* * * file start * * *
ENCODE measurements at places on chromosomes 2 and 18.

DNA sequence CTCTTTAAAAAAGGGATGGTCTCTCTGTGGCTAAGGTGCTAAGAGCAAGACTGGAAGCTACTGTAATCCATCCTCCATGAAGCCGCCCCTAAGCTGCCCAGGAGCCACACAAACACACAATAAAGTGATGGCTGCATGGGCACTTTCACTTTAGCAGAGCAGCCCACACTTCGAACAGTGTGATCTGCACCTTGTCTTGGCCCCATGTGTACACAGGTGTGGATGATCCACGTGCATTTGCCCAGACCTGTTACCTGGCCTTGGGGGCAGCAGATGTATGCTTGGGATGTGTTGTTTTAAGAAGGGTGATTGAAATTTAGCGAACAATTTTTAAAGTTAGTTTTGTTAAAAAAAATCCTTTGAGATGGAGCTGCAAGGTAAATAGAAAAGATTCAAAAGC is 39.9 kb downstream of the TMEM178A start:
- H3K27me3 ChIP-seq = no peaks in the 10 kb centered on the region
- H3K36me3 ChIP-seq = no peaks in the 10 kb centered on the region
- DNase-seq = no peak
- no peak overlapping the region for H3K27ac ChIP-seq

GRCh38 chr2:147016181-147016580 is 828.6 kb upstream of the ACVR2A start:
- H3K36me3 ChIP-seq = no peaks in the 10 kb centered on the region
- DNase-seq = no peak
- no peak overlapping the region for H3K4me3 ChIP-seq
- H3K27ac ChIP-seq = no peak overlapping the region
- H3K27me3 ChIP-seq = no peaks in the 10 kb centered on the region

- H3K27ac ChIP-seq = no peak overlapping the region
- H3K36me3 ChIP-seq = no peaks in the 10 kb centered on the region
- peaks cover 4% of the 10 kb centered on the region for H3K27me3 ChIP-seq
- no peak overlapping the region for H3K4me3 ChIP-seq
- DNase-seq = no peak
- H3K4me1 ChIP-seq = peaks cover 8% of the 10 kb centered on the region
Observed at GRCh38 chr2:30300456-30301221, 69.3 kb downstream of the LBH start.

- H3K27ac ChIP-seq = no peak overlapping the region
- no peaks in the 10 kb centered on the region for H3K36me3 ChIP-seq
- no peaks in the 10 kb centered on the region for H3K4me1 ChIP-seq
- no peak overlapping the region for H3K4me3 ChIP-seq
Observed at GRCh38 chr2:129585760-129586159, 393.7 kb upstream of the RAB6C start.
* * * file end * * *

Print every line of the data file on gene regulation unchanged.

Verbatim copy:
ENCODE measurements at places on chromosomes 2 and 18.

DNA sequence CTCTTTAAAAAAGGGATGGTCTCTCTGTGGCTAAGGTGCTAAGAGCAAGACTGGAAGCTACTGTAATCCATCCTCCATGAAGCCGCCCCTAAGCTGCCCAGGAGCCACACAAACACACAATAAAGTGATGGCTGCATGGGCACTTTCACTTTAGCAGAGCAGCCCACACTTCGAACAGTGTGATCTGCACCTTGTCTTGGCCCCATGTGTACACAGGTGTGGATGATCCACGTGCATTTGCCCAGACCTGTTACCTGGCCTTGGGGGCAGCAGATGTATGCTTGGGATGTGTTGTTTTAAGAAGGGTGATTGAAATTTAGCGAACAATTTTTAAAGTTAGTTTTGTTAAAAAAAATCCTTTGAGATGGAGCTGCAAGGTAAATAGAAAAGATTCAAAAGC is 39.9 kb downstream of the TMEM178A start:
- H3K27me3 ChIP-seq = no peaks in the 10 kb centered on the region
- H3K36me3 ChIP-seq = no peaks in the 10 kb centered on the region
- DNase-seq = no peak
- no peak overlapping the region for H3K27ac ChIP-seq

GRCh38 chr2:147016181-147016580 is 828.6 kb upstream of the ACVR2A start:
- H3K36me3 ChIP-seq = no peaks in the 10 kb centered on the region
- DNase-seq = no peak
- no peak overlapping the region for H3K4me3 ChIP-seq
- H3K27ac ChIP-seq = no peak overlapping the region
- H3K27me3 ChIP-seq = no peaks in the 10 kb centered on the region

- H3K27ac ChIP-seq = no peak overlapping the region
- H3K36me3 ChIP-seq = no peaks in the 10 kb centered on the region
- peaks cover 4% of the 10 kb centered on the region for H3K27me3 ChIP-seq
- no peak overlapping the region for H3K4me3 ChIP-seq
- DNase-seq = no peak
- H3K4me1 ChIP-seq = peaks cover 8% of the 10 kb centered on the region
Observed at GRCh38 chr2:30300456-30301221, 69.3 kb downstream of the LBH start.

- H3K27ac ChIP-seq = no peak overlapping the region
- no peaks in the 10 kb centered on the region for H3K36me3 ChIP-seq
- no peaks in the 10 kb centered on the region for H3K4me1 ChIP-seq
- no peak overlapping the region for H3K4me3 ChIP-seq
Observed at GRCh38 chr2:129585760-129586159, 393.7 kb upstream of the RAB6C start.